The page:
I was so devastated that I thought I may as well be dead. Having led such a full, active and sporting life, losing my legs was worse than going blind for me. I had real fears that I would never walk again and so depression set in. I could not see a glimmer of light at the end of tunnel – only blackness.
Some orderlies came into the hut and gave us all a liquid meal, which had some egg in it and milk – either goat or coconut, I could not be sure. If I tasted it now, it would probably be foul but at the time it was wonderful. The best thing I had tasted in over a year.
I lay in that hut for over a week with the black dog of depression nipping at my sorry heels. The cheery orderlies and doctors tried talking to me to lift my spirits but my mind was unresponsive. I could see that they were not trying to help me walk again so I felt that they were just pacifying me. Like all of the patients I dreaded the nightly agonising round of the orderlies who scraped out our suppurating ulcers with a sharpened dessert spoon. The only highlight of my day was food. I was definitely a difficult and moody patient.
One of the doctors was a very tall Australian medical officer, and he conducted my general examination. I was greatly impressed by him during my brief consultation. A striking figure with an aura of authority and leadership, he seemed never to waste his words or actions – as if every single minute were utterly necessary and priceless. The orderlies all worshipped him.
They told me his name was ‘Weary’ Dunlop. He worked miracles at Chungkai and enjoyed the adulation of his men for taking numerous beatings from the Japanese to prevent sick men from being sent to work.
Shortly after his capture on Java in March 1942 he had personally saved the lives of four patients. The Japanese had stormed into the prison hospital and demanded that it be broken up. Their commanding officer ordered that four of the boys – two paraplegics and two blind lads – should be bayoneted. Colonel Dunlop put himself between the Japanese bayonets and a young British serviceman, Billy Griffiths, who had been blinded and lost both hands when he walked into a booby trap. In the tense stand-off that followed the Japanese backed down. (After the war Griffiths became a leading figure in the development of disabled sport in the UK and both men were reunited on the This Is Your Life television programme.)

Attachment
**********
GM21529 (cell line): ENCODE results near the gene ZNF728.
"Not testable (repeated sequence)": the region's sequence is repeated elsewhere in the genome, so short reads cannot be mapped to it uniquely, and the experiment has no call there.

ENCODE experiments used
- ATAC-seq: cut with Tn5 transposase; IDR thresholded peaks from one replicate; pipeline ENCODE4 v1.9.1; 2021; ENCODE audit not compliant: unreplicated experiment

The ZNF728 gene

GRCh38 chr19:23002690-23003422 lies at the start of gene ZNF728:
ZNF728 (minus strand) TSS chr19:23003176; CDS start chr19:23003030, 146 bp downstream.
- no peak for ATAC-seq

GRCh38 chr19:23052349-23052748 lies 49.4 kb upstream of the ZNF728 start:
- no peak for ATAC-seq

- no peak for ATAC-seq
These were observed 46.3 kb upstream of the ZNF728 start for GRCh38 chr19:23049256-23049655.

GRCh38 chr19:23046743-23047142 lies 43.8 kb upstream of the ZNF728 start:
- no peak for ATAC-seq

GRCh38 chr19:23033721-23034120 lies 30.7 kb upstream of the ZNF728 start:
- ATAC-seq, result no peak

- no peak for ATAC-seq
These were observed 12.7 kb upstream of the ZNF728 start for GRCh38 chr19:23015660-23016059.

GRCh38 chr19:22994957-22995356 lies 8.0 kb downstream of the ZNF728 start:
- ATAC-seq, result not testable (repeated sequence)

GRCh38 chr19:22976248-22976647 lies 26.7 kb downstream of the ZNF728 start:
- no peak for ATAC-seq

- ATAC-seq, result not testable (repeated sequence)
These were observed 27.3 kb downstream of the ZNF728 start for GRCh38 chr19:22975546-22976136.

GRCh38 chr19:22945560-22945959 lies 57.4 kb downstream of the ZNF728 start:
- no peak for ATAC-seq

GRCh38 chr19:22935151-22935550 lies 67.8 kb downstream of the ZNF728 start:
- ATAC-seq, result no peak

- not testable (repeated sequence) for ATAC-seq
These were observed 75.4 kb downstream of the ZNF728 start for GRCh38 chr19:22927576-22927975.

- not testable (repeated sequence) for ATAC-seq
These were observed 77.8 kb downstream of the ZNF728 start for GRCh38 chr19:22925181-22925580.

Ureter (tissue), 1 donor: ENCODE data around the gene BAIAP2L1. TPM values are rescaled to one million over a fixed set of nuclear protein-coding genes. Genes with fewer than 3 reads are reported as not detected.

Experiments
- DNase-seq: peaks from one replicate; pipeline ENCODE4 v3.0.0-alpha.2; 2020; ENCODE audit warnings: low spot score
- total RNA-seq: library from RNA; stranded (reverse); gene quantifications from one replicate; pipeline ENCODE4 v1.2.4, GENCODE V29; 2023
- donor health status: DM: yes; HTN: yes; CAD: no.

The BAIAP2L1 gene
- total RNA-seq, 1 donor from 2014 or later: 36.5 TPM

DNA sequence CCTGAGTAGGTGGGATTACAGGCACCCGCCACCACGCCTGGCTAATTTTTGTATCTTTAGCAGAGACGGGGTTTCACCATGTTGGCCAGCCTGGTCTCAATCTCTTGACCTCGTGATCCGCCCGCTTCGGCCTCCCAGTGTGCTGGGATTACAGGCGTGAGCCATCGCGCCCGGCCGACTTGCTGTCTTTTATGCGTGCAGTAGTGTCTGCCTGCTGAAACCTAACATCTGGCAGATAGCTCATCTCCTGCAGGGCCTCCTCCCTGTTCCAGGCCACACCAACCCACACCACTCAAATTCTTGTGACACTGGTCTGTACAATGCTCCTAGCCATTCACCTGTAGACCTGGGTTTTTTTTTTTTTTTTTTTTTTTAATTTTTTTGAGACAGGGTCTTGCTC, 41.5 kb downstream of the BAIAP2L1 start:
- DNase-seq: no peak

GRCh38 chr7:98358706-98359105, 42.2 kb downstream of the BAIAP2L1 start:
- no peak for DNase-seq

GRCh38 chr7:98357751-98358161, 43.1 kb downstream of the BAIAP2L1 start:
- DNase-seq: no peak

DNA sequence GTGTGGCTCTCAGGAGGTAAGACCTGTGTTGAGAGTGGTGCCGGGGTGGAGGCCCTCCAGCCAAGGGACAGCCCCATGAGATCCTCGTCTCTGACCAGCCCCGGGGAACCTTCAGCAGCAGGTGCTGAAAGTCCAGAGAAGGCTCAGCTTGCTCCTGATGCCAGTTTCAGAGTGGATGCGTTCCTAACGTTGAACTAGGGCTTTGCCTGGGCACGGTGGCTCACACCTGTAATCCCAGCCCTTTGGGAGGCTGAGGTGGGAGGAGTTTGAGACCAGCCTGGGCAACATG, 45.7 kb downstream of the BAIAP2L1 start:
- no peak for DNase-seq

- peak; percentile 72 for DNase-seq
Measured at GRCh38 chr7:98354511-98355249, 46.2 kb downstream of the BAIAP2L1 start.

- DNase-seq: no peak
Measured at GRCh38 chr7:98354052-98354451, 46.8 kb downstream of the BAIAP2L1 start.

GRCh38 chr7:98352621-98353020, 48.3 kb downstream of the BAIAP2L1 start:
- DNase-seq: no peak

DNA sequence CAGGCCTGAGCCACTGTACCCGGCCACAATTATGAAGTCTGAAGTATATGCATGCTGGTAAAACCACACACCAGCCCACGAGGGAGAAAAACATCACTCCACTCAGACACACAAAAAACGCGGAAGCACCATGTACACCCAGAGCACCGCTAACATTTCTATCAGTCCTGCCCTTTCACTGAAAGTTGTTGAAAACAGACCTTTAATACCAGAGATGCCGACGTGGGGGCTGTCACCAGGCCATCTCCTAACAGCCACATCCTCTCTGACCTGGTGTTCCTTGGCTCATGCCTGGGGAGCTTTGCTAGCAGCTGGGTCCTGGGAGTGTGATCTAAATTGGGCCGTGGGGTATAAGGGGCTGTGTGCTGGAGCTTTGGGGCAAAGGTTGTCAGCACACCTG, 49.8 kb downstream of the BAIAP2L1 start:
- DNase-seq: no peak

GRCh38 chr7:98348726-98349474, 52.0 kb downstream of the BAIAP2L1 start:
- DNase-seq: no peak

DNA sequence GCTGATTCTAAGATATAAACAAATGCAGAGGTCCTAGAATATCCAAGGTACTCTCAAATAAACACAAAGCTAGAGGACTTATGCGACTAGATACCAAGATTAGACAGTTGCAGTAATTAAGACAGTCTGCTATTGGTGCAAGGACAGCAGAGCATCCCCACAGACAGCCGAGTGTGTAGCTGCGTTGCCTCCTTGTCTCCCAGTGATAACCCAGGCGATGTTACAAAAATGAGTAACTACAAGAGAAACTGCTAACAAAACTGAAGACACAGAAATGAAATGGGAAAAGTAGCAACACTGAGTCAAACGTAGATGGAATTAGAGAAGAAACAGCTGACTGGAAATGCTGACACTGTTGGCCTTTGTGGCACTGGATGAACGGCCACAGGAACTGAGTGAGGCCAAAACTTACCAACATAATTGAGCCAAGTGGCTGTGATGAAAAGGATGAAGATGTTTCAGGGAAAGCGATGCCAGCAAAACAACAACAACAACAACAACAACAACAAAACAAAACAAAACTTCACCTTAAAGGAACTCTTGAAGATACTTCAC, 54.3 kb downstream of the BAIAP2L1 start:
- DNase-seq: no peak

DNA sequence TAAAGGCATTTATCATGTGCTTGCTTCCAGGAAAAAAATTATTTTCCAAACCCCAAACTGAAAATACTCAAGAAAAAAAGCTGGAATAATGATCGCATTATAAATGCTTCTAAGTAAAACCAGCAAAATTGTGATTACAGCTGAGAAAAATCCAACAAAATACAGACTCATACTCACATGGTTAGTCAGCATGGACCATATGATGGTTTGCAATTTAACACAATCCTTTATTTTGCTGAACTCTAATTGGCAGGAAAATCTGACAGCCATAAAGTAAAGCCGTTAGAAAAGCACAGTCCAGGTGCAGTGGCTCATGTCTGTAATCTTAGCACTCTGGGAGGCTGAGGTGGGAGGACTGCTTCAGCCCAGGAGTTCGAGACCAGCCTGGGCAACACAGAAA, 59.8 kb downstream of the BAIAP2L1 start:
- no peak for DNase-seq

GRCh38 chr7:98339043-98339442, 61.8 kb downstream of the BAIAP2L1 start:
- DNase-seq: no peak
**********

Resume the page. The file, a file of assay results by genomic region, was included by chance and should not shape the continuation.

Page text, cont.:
Dunlop set a shining example of how officers ought to conduct themselves and gave all too many a showing up. He was twice threatened with execution but intervened constantly on behalf of the sick men. He introduced order, fairness, record-keeping and above all hope to Chungkai.
Dunlop became a legendary figure both during and after the war, and was knighted for his amazing bravery and for saving countless lives. When Sir Edward ‘Weary’ Dunlop died in 1993, he was rightly given a full state funeral in Melbourne.